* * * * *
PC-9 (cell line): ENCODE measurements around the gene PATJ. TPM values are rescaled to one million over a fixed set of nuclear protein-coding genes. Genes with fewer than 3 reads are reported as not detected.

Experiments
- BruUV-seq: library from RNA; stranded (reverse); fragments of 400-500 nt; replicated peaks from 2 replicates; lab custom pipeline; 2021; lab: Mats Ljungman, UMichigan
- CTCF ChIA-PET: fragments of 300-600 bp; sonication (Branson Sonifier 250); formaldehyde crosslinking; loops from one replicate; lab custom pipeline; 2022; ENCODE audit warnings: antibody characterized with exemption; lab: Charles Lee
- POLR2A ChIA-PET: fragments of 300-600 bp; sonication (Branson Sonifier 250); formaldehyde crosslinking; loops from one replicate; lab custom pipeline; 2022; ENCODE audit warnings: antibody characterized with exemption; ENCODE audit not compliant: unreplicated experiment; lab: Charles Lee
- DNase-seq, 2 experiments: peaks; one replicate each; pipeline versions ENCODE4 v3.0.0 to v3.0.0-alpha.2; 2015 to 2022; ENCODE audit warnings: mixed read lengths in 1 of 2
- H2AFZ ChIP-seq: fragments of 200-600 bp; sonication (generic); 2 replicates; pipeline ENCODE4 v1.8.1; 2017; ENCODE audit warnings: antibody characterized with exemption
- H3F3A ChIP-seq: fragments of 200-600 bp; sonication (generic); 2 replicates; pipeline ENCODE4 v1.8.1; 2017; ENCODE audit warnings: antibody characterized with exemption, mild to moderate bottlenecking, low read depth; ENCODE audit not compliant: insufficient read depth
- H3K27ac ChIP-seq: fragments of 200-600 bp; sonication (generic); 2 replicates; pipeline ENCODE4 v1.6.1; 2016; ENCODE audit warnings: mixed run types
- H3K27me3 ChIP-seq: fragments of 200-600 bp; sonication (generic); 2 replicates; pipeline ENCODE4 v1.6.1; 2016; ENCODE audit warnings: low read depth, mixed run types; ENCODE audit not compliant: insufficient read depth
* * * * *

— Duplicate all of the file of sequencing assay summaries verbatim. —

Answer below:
PC-9 (cell line): ENCODE measurements around the gene PATJ. TPM values are rescaled to one million over a fixed set of nuclear protein-coding genes. Genes with fewer than 3 reads are reported as not detected.

Experiments
- BruUV-seq: library from RNA; stranded (reverse); fragments of 400-500 nt; replicated peaks from 2 replicates; lab custom pipeline; 2021; lab: Mats Ljungman, UMichigan
- CTCF ChIA-PET: fragments of 300-600 bp; sonication (Branson Sonifier 250); formaldehyde crosslinking; loops from one replicate; lab custom pipeline; 2022; ENCODE audit warnings: antibody characterized with exemption; lab: Charles Lee
- POLR2A ChIA-PET: fragments of 300-600 bp; sonication (Branson Sonifier 250); formaldehyde crosslinking; loops from one replicate; lab custom pipeline; 2022; ENCODE audit warnings: antibody characterized with exemption; ENCODE audit not compliant: unreplicated experiment; lab: Charles Lee
- DNase-seq, 2 experiments: peaks; one replicate each; pipeline versions ENCODE4 v3.0.0 to v3.0.0-alpha.2; 2015 to 2022; ENCODE audit warnings: mixed read lengths in 1 of 2
- H2AFZ ChIP-seq: fragments of 200-600 bp; sonication (generic); 2 replicates; pipeline ENCODE4 v1.8.1; 2017; ENCODE audit warnings: antibody characterized with exemption
- H3F3A ChIP-seq: fragments of 200-600 bp; sonication (generic); 2 replicates; pipeline ENCODE4 v1.8.1; 2017; ENCODE audit warnings: antibody characterized with exemption, mild to moderate bottlenecking, low read depth; ENCODE audit not compliant: insufficient read depth
- H3K27ac ChIP-seq: fragments of 200-600 bp; sonication (generic); 2 replicates; pipeline ENCODE4 v1.6.1; 2016; ENCODE audit warnings: mixed run types
- H3K27me3 ChIP-seq: fragments of 200-600 bp; sonication (generic); 2 replicates; pipeline ENCODE4 v1.6.1; 2016; ENCODE audit warnings: low read depth, mixed run types; ENCODE audit not compliant: insufficient read depth